"of or pertaining to ancient or modern Persia," c. 1300, Percien, from Latin *Persianus (the adjective via Old French persien), from Persia "Persia" (see Persia). As a noun, "native or inhabitant of ancient or modern Persia." First record of Persian cat is from 1785; they were first brought to Europe from Persia in 17c.
Old English lamb, lomb, Northumbrian lemb "lamb," from Proto-Germanic *lambaz (source also of Old Norse, Old Saxon, Old Frisian, Gothic lamb, Middle Dutch, Dutch lam, Middle High German lamp, German Lamm "lamb"). Common to the Germanic languages, but with no certain cognates outside them. The -b has probably been silent since 13c.
The Old English plural was sometimes lambru. A symbol of Christ (Lamb of God), typified by the paschal lamb, from late Old English. Applied to gentle or innocent persons (especially young Church members) from late Old English; from mid-15c. of persons easy to cheat ("fleece"). Also sometimes used ironically for cruel or rough characters (such as Kirke's Lambs in Monmouth's rebellion, 1684-86, "an ironical allusion to the device of the Paschal Lamb on their flag" [OED]); Farmer and Henley ("Slang and Its Analogues") say "specifically applied to Nottingham roughs, and hence to bludgeon men at elections." Diminutive form lambie is attested from 1718. Lamb's-wool is from 1550s as a noun, 1825 (also lambswool) as an adjective.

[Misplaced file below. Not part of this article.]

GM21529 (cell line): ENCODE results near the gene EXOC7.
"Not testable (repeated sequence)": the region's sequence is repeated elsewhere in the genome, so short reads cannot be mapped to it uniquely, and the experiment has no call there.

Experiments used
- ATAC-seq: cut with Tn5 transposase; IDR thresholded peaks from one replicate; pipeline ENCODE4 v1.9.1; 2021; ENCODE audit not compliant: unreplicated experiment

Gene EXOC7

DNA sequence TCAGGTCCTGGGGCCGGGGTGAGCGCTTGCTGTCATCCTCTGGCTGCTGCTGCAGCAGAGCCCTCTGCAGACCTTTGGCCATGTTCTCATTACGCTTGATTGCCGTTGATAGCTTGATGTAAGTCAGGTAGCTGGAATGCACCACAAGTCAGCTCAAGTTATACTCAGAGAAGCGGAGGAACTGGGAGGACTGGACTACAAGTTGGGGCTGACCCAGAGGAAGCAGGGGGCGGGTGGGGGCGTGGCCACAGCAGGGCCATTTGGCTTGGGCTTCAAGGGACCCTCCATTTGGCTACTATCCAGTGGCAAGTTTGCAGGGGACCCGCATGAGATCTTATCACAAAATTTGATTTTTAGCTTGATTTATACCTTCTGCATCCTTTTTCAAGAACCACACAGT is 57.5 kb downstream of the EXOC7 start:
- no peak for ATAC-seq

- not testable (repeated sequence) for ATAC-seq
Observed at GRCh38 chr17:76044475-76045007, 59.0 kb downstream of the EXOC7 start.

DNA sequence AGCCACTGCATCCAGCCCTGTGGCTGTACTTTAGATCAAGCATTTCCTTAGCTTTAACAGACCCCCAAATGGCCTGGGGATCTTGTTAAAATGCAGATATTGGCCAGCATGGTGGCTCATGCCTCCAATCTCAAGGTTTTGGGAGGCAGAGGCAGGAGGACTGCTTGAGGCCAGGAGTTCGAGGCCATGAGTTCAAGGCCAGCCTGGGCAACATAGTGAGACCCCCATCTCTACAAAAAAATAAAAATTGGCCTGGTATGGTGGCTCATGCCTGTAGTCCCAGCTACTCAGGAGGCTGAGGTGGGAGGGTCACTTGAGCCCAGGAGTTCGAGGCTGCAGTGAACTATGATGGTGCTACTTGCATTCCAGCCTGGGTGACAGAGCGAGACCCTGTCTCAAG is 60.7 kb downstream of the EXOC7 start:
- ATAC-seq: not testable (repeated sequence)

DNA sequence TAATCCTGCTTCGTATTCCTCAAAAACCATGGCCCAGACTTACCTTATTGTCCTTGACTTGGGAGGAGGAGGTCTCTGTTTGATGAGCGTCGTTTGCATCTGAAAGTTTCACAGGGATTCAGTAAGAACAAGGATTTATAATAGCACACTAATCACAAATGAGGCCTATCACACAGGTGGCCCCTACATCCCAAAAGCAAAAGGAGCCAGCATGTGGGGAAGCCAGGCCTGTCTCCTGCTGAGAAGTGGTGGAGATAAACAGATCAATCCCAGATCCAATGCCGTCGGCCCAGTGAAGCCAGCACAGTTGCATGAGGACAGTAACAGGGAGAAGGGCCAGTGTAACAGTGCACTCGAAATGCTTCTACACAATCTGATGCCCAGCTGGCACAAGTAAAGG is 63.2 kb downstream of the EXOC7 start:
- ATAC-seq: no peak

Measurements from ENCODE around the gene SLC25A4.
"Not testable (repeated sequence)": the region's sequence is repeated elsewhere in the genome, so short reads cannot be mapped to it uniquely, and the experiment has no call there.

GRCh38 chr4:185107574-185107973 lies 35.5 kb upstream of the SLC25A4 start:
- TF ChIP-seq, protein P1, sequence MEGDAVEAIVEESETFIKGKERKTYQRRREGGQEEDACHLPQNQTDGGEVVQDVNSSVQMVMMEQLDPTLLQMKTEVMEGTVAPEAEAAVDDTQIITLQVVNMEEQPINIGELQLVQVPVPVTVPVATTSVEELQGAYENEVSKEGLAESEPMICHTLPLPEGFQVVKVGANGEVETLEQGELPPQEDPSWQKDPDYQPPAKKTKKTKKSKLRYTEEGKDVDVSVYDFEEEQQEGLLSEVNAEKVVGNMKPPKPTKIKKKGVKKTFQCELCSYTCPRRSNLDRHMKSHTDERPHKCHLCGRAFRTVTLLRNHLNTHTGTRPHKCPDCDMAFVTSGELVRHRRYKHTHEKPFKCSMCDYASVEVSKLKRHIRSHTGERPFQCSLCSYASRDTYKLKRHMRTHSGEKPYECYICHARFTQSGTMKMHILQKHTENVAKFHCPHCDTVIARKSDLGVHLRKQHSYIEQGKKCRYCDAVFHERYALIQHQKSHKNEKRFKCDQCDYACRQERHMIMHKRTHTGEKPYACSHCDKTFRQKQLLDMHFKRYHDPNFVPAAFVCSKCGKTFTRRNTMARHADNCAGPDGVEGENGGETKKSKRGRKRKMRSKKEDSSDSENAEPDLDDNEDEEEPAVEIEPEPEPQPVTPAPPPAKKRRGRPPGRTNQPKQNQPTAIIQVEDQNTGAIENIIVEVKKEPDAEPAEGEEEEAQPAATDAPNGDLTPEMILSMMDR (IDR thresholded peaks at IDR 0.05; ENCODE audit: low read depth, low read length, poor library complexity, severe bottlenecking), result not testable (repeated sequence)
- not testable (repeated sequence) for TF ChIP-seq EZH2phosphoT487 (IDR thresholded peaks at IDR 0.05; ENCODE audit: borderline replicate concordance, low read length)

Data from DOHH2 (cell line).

Late Latin, literally "lamb of God." From c. 1400 in English as the name of the part of the Mass beginning with these words, or (later) a musical setting of it. Latin agnus "lamb" is from PIE *agwh-no- "lamb" (see yean). For deus "god," see Zeus. The phrase is used from 1620s in reference to an image of a lamb as emblematic of Christ; usually it is pictured with a nimbus and supporting the banner of the Cross.
Old English eanian "to bring forth" (young), especially in reference to sheep or goats, from Proto-Germanic *aunon (cognate with Dutch oonen), from PIE *agwh-no- "lamb" (source also of Greek amnos "lamb," Latin agnus, Old Church Slavonic agne, Old Irish uan, Welsh oen). Yeanling "young lamb, kid" is recorded from 1630s.
also pre-prandial, "before a meal," 1822, in a letter from Lamb to Coleridge, from pre- "before" + Latin prandium "luncheon" (see postprandial).
1866, from Hungarian gulyáshús, from gulyás "herdsman" + hús "meat." In Hungarian, "beef or lamb soup made by herdsmen while pasturing."
fem. proper name, from Latin, from Greek Persis, literally "a Persian woman," related to Perses "Persian" (see Persian).